Amazon.com became the world's most valuable retailer by selling everything imaginable at virtually no profit. Jet.com raised hundreds of millions of dollars before launch, with the promise of undercutting Amazon's prices.
E-retailer Zazzle has spent the past decade—and made money—refusing to play that game.
Zazzle's trick: CEO Robert Beaver and his sons, Jeff and Bobby, focus on products that can't be found elsewhere, and thus face little to no pricing pressure.
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Design your own flask? Check. Customizable ping pong paddles? Got those too.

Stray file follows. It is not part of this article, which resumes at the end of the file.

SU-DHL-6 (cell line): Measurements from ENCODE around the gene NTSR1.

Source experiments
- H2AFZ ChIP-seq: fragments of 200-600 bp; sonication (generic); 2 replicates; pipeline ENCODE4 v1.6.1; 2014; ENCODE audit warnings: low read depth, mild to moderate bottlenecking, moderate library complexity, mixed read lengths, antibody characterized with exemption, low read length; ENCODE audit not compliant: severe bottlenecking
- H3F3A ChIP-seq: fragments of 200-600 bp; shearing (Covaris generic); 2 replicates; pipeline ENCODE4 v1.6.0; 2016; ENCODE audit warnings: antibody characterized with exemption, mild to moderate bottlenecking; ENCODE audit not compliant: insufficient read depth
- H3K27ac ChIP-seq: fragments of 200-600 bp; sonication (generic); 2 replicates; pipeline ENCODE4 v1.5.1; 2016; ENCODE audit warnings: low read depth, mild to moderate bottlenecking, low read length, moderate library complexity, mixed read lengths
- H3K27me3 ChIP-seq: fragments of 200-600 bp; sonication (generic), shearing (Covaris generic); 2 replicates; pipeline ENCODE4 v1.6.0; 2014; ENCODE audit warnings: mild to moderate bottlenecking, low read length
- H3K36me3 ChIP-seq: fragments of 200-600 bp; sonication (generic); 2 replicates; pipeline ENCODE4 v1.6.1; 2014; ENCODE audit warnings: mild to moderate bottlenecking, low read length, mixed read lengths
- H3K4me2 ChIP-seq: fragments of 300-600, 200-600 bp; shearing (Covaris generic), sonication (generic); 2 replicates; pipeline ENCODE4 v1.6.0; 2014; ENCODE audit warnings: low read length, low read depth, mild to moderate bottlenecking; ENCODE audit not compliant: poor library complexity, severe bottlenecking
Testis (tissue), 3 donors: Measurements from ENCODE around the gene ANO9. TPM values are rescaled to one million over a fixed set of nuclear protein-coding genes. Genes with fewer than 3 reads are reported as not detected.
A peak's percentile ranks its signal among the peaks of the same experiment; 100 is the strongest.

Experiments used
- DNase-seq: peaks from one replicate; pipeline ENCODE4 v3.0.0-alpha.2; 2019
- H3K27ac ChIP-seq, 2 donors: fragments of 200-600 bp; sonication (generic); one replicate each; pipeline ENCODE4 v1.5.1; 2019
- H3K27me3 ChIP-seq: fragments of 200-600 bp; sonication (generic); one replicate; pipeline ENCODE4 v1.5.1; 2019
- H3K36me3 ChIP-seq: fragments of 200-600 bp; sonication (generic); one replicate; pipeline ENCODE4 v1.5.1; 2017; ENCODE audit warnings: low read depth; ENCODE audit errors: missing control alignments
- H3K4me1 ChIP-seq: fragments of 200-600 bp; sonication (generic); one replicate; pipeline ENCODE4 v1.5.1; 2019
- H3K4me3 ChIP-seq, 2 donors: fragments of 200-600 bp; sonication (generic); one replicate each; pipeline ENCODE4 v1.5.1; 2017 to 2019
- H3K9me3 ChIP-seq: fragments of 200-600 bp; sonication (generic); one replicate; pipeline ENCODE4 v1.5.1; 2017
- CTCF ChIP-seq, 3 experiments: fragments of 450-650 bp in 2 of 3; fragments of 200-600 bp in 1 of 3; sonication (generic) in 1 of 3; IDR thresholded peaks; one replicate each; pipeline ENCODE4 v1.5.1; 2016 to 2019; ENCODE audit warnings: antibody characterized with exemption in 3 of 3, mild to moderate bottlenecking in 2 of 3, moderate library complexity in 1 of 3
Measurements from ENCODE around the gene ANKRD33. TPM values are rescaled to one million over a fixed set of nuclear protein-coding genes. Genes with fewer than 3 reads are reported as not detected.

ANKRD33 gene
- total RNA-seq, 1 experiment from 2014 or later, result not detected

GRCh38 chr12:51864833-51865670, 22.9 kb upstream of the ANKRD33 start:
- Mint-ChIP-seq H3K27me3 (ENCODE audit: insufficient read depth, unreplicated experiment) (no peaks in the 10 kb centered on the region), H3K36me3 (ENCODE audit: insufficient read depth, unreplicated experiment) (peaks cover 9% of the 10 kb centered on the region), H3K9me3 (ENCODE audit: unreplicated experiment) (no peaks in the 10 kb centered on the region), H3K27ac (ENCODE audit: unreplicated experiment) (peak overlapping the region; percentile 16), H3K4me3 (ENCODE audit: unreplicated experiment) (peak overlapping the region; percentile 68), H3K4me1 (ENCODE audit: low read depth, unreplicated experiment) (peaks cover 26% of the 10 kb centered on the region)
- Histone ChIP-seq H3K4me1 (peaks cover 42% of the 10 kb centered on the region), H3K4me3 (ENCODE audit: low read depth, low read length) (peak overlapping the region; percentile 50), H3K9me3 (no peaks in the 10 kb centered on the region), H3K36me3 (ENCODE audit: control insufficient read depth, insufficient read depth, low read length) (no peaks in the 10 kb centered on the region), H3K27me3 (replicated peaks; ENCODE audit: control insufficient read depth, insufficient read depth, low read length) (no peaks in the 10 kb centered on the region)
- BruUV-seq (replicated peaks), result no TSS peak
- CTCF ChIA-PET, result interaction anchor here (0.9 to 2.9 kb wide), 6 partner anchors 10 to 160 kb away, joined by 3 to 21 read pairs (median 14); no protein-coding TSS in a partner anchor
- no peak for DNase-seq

The Beaver family has been quietly building the company, raising limited amounts of venture funding, shying away from the press and doing something crazy by Silicon Valley standards: generating profit.
Now as the Redwood City, California-based e-retailer celebrates its 10th anniversary, it's ready to talk financials for the first time.
Zazzle told CNBC.com that it expects revenue this fiscal year of more than $250 million, representing 25 percent annual growth, a pace that could accelerate to 35 percent over the next few years.
The company's gross margin, or the profit left after subtracting the cost of goods sold, is a hefty 45 percent. Amazon just reported a quarterly gross margin of 35 percent, and much of that is due to the rapidly growing and very profitable cloud-computing business.